It’s bike-riding season in Switzerland, so I’m reprinting our June 2011 experience with SuisseRoule, Switzerland’s free bike program available at several cities across the country.
In Switzerland, bikes can be rented at many train stations for about 50 Swiss Francs a day. For the free-bike program, you will need to show some picture identification, and pay a refundable 20 Franc deposit. If your ride goes over the 4-hour maximum, your deposit will go against the hourly rental fee but even this is usually cheaper than an all-day rental.
There are six free-bike sites, but about a gazillion pay-rental bike sites.
(you may need to use an online translator to read these pages)
There is no free lunch in Switzerland, but there are free bikes.
You can rent bikes for 25 to 50 Swiss Francs a day from many train stations across Switzerland, or you can get a bike for free through Suisseroule, a loaner program.
Why anyone would pay to rent a bike when there are perfectly good free ones? Because the free-bike kiosks are harder to find, that’s why. This is how Switzerland protects its bike rental market.
We would never have known about loaner bikes, except that a Swiss co-worker of Dave’s gave him a few brochures and some advice on trails, adding to the evidence that every Swiss citizen studies tourism as a requirement for graduation.
Free bikes sounded too good to be true. Then we discovered that the free-bike stations are staffed with welfare recipients.
The Swiss will not tolerate slackers in any form, as we learned when their tax officers discovered an unemployed person within their borders, that is, me, upon whom they have set their sights, first by trying to make me fill out a French/German multiple choice form that did not include “unemployed” or “retired” among the options. We are not sure that the Swiss even have a word for someone like me.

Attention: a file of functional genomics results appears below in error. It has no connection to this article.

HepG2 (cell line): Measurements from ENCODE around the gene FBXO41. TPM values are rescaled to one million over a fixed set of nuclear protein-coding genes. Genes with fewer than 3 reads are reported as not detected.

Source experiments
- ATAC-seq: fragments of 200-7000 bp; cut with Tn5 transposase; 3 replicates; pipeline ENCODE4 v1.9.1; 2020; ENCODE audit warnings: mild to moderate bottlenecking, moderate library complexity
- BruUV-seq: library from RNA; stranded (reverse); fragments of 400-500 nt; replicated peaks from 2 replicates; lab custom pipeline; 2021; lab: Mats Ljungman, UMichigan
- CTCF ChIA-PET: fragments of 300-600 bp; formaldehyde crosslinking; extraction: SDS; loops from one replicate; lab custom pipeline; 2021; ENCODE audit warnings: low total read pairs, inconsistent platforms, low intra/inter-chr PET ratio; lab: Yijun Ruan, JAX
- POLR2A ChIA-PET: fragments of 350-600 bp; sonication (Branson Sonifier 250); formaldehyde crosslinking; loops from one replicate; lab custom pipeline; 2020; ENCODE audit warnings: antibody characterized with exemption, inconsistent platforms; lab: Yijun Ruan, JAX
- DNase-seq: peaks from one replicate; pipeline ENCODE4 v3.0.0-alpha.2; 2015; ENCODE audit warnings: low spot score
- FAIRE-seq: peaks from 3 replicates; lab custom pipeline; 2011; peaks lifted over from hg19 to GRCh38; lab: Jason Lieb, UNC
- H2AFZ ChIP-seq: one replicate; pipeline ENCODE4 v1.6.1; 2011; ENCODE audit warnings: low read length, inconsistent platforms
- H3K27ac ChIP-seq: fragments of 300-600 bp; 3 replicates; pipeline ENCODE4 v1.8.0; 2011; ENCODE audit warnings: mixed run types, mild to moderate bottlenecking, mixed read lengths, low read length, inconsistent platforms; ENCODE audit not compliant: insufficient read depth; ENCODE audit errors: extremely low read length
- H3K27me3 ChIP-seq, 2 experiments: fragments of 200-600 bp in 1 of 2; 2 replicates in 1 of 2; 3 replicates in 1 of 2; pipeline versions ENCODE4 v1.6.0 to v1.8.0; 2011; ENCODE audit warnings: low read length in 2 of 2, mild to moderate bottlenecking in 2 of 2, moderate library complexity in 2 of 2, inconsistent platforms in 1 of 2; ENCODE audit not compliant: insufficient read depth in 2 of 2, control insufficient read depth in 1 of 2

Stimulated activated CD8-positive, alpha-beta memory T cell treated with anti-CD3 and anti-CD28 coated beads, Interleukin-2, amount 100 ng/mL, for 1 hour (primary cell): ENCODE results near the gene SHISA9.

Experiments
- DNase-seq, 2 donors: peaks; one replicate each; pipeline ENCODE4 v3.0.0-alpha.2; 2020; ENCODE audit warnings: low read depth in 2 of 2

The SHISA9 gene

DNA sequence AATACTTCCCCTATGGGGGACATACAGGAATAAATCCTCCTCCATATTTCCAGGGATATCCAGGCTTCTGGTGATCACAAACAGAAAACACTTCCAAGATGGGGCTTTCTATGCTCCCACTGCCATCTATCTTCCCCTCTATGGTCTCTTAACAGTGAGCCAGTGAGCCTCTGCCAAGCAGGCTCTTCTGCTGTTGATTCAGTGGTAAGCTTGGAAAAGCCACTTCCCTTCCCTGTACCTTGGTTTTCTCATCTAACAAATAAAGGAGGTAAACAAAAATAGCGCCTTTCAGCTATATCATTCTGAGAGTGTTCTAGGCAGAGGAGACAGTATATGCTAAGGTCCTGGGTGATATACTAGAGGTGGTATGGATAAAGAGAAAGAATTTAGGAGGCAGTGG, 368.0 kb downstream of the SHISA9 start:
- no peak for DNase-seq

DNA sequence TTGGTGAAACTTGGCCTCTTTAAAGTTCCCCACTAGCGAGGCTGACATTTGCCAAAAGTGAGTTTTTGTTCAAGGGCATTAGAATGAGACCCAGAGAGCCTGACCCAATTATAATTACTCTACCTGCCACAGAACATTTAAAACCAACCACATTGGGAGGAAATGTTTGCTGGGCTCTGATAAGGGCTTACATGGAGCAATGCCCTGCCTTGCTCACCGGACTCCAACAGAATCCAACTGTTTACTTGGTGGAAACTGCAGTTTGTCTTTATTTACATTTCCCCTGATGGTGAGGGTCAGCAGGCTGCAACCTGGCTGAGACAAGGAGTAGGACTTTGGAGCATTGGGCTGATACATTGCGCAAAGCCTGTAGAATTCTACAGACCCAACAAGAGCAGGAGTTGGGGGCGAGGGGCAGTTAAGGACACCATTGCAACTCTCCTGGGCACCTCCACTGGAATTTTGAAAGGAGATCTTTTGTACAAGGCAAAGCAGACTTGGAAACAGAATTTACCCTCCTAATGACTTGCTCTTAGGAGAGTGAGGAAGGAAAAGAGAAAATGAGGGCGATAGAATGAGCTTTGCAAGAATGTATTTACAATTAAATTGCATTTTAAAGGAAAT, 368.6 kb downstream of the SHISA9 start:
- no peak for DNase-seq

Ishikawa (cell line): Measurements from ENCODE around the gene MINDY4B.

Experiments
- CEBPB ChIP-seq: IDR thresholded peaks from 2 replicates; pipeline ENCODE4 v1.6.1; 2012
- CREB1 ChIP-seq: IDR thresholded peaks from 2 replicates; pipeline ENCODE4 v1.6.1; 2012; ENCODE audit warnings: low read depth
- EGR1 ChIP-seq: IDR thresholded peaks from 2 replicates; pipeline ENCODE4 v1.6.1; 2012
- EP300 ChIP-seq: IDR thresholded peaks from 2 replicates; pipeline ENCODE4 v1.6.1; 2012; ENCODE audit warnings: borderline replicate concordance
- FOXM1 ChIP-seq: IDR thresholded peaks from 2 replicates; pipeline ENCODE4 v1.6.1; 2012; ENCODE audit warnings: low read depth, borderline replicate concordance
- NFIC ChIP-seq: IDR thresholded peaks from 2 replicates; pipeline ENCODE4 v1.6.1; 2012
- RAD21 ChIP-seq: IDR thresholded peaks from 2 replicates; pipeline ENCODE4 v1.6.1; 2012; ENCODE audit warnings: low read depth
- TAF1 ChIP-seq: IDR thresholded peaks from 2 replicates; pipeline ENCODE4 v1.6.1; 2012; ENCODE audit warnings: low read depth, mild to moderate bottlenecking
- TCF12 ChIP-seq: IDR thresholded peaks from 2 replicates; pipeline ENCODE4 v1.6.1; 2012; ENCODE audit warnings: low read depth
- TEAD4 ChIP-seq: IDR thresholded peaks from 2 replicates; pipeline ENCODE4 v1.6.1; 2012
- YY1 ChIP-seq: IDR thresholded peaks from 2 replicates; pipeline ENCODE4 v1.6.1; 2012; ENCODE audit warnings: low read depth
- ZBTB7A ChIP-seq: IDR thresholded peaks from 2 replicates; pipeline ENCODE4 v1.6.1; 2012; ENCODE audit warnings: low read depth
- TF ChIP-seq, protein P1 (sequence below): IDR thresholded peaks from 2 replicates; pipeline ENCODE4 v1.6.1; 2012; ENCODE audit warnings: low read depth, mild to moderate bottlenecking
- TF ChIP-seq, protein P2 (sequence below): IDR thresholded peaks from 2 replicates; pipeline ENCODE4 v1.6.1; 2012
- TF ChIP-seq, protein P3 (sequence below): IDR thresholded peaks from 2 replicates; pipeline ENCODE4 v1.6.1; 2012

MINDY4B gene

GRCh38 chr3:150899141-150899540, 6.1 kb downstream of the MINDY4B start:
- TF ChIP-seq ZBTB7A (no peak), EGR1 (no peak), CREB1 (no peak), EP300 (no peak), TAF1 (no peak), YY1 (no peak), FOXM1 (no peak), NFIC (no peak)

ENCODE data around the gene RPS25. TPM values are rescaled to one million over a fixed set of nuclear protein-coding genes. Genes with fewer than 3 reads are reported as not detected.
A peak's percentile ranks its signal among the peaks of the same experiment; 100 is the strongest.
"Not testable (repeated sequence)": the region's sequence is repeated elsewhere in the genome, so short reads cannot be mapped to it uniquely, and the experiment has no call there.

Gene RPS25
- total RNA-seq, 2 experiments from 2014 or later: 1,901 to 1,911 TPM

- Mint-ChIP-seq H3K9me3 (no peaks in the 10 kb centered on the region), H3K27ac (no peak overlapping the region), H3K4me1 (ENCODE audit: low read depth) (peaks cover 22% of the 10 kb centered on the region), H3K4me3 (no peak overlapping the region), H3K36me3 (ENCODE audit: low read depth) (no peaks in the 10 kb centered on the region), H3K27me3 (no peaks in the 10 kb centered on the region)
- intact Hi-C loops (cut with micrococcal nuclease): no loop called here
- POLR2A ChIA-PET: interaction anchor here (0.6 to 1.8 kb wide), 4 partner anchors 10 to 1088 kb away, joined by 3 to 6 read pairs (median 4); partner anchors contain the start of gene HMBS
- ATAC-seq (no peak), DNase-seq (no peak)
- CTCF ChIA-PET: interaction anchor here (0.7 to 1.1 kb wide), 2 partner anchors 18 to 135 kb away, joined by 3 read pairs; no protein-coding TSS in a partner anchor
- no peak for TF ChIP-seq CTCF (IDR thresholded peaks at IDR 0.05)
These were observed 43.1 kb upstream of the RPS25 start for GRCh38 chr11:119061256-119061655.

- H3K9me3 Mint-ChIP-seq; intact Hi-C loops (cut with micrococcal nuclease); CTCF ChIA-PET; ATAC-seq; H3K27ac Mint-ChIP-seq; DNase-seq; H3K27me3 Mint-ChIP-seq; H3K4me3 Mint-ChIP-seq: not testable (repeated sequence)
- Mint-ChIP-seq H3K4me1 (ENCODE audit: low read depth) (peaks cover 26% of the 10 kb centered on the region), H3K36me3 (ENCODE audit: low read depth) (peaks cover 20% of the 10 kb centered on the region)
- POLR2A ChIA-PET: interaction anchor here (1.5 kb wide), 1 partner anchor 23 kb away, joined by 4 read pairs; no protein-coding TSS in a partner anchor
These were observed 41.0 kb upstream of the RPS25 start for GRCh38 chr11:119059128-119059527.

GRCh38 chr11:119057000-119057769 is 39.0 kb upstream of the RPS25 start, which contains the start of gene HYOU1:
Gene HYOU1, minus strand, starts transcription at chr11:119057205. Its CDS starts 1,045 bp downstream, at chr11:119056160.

So if I, a foreigner, cannot escape notice, there is no way a Swiss-national is getting off easy, and so welfare recipients have jobs, too. We are not sure if this means they are still welfare recipients, or government employees. I will let you argue over the difference.
In addition to the welfare recipient staffers (which, it turns out, is true), we heard a rumour that ex-cons and parolees also staff these places To borrow a bike, would we have to give up our residency cards, which could then hit the seamy underworld market for few hours and be returned to us with exciting new criminal records attached? Note: Could not find any reliable information on the ex-con/parolee rumour. Probably not true.
We were nervous about this, but what could we do? We are cheap and the bikes were free.
In Neuchatel, we found a friendly young woman seated in the trailer next to the bike racks. She did not look likely to sell our residency cards on the black market. She lacked the bureacracy-tortured visage of Canada’s welfare populace and if she had a criminal bent, we could not discern it.
We were relieved to discover that we would only have to show our identification and leave a 25-franc deposit per bike. The bikes are free for the first four hours after which the brochure said we would be charged a franc an hour, but the woman said the hourly charge would be five francs.
We did not know what to make of this disparity, but neither did we care because if we were on the bikes for longer than four hours, we would probably be near death anyway.
The bikes are replaced every year, well-maintained, light and comfortable. Again, we were in awe of how well the Swiss do these things.
As we rode along the beautiful shores of Lac Neuchatel, we exclaimed over what seemed to be our cheapest travel-day in Switzerland. That was until we stopped for lunch at what may have been a yacht club for Swiss bankers.
Among the 32-45-franc meals, we saw what appeared to be a 22-franc cheese fondue lunch for two. Perfect. We ordered the fondue, which featured the famous local Corgemont cheese, which when served cold has a strong aroma and aftertaste, but when melted down in a fondue is absolutely sublime.
We ate until we fell into a stupor, which was a good thing, because it turned out we were wrong about the price. It was 22-francs a person on a two-person minimum, and so with our bottled water (eight francs) and coffees, our “cheap” lunch came to 63 francs.
We laughed about this. Remember, we were in a cheese stupor. Then, realized we had eaten bread cubes and melted cheese – that’s basically like a deconstructed grilled cheese sandwich.
It turns out the Swiss know what they’re doing when they offer free bikes. They know pedaling will make us hungry and that here, there is no free lunch.
To learn more about Switzerland’s free bike program, click here.
This link should take you to a Google-translated Suisseroule website, but if it does not, search for Suisseroule, then click on “translate page.”